Mary Kom still out to prove a point, achieve the improbable
Mary is in Guwahati, at the India Open, with a point to prove and an improbable goal in mind—that at 36, she is still at the top of her game; and she is still aiming for the Olympics in 2020.Updated: May 23, 2019 09:51 IST
Interviewing MC Mary Kom can sometimes feel like a bout; one in which, unsurprisingly, she calls the shots.
Mary is in Guwahati, at the India Open, with a point to prove and an improbable goal in mind—that at 36, she is still at the top of her game; and she is still aiming for the Olympics in 2020.
After her sixth world title in 48kg—a weight class she has come to own over a career that has spanned an incredible 17 years—Mary had declared that she wants to keep going, and wants to have another shot at the Olympics.
She had won the bronze at the 2012 Games, and did not qualify for 2016. Her less-than-stellar performance at the Olympics is explained by the fact that before each of these Games, she has had to shift up to the 51kg category, because her usual weight class is not a part of the Olympics.
Adding weight slows her down, and she faces taller opponents.
But she is not the defensive Mary anymore, who would list her struggles with weight changes. She has made up her mind; this is her category too.
“This is not the first time for me,” Mary says. “I have fought in 51kg for many years, since the Asian Games in 2010 (bronze) which was my first.”
She knows where the conversation is headed—the impending trials in 51kg where the likes of Pinki Jangra and Nikhat Zareen, the top 51kg boxer in India right now.
She steps in with a hard jab.
“Whoever is playing in my category, nobody knows them,” she says. “I don’t want to trip anyone. They are also trying, good, let them try. I am also trying.”
And then a feint, and an uppercut.
“We are same, but we are not equal,” she says. “Let them prove it. How many achievements do they have? Maybe a national championship, that’s all. Have you proved yourself out of India? I am the only who has, from beginning till now.”
Mary does not believe in trials, she believes in throwing punches.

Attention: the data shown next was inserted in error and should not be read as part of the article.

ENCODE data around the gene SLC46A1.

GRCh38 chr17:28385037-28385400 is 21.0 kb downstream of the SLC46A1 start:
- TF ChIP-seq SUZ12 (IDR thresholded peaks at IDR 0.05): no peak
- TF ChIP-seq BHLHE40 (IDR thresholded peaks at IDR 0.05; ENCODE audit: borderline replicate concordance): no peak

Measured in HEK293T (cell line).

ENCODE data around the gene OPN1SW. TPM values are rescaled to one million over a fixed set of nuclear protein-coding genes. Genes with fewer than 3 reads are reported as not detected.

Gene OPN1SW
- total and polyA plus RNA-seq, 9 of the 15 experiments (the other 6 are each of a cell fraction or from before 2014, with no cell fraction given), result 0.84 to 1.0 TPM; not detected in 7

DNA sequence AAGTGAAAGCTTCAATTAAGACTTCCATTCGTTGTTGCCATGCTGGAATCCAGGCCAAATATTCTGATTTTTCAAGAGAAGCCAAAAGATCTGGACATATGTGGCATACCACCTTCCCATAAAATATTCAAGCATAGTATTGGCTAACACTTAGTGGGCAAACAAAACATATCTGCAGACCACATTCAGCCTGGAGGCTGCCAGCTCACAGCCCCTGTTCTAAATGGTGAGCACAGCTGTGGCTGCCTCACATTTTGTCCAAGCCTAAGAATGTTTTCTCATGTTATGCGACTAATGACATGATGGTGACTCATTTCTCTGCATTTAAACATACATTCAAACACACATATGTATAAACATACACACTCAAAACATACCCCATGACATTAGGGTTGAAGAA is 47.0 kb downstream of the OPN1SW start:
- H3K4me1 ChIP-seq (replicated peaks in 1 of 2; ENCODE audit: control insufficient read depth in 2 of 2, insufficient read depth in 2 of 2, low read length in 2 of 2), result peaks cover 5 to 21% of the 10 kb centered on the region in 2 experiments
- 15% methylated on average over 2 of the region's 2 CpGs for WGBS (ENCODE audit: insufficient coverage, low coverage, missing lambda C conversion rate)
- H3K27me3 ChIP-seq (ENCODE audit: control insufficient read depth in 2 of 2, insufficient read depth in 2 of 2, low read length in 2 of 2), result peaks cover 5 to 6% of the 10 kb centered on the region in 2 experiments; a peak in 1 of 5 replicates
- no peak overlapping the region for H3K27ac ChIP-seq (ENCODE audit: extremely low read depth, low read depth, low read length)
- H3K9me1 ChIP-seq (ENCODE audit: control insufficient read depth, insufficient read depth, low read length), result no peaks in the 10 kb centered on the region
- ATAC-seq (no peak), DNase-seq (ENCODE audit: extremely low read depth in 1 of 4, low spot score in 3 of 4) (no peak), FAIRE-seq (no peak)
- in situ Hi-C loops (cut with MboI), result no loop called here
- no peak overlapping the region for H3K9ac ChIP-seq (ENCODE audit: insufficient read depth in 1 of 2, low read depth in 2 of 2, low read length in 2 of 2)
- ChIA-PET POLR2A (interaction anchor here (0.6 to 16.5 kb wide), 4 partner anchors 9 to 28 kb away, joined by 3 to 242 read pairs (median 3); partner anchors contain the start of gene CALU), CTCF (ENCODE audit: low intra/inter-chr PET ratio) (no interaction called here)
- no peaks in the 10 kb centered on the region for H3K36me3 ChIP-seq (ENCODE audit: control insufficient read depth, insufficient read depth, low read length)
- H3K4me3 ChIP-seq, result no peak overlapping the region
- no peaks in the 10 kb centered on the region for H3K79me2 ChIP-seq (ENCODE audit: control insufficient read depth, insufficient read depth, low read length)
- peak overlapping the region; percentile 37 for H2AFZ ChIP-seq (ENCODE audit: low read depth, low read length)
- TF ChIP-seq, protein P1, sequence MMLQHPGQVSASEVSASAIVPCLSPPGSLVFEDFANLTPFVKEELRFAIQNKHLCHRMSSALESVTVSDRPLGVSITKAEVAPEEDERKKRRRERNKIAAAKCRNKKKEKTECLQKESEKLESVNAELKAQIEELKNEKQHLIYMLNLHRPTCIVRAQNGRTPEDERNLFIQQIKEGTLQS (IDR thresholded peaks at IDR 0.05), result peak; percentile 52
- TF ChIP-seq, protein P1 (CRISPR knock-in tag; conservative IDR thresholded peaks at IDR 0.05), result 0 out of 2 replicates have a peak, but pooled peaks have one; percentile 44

“Sometimes I get irritated,” she says. “What trials for those who are performing at high level? In other sports do you have so many trials? We have to go through the same situation again and again. The coaches have seen the sparring, they know who is doing what, you decide on that. What is the point of having trials after trials?”
“I am only focused on my training during the short period.”
Mary takes a breather. She backpedals a little, the battle-hardened veteran knows how to pace herself.
“Sometimes I feel sad,” she says. “My age matters also, but forget about the age. Saina, Sindhu, Bajrang they all have been champions, but they also lose.
“Sports is our life, you win and lose. You have to take lessons and improve. Unless you do so, how will you become a champion? The whole year, every bout we cannot win. The form will be up and down.”
She has her plans in place. “The target is to qualify for Olympics, first is World Championships, then Asia Oceania for second attempt. I will go for small invitational tournaments, see whether I get good partners. If not, then I can go for training abroad.
“I have very few sparring partners here. I fight with 54kg girls. They are heavier than me. But those who are good in basics, in technique, tactics, I don’t find in India. Somehow I am doing my own training and trying to improve speed and power.”
She has full faith in her personal coach, former boxer Chhote Lal Yadav, who has been there with her since she trained with British boxing coach Charles Atkinson before the London Olympics.
“Other coaches are not bad. But I look for experience. He (Chhote Lal Yadav) has represented the country. He can help me out, I connect with him.”
Right, that’s the end of the breather, here comes Mary throwing swinging hooks.
“Some other coaches only want me to listen. I am playing inside the ring, they are not playing inside the ring, no?” She asks. They say, ‘maro, maro… kitna marega?” (They say, ‘hit, hit…but how much can I hit?’)
Mary begins to laugh. She is enjoying herself. “We have to be very smart in training, in the ring. I have learnt with my experience.”
But at 36, after winning six World Championships golds, gold at the Asian Games and the Commonwealth Games, what keeps her going?
“I thought I will win one gold at the 2012 Olympics and I will be in peace,” she says. “Olympic gold is the most precious. Bronze is also precious. World championships medal are also precious, of any colour. One to six, you can count it easily, but is it so easy to get them?”
The intense session is drawling to a close. What are her expectations from the India Open?
“I would like to test myself in 51kg. There are boxers from other countries here.”
What she leaves unsaid is that her Indian opponents don’t count; but, what if she is asked to give a trial again for the 2020 Olympics—even if she wins at these tournaments—something that the national boxing body is likely to do?
“Just wait and watch,” she says.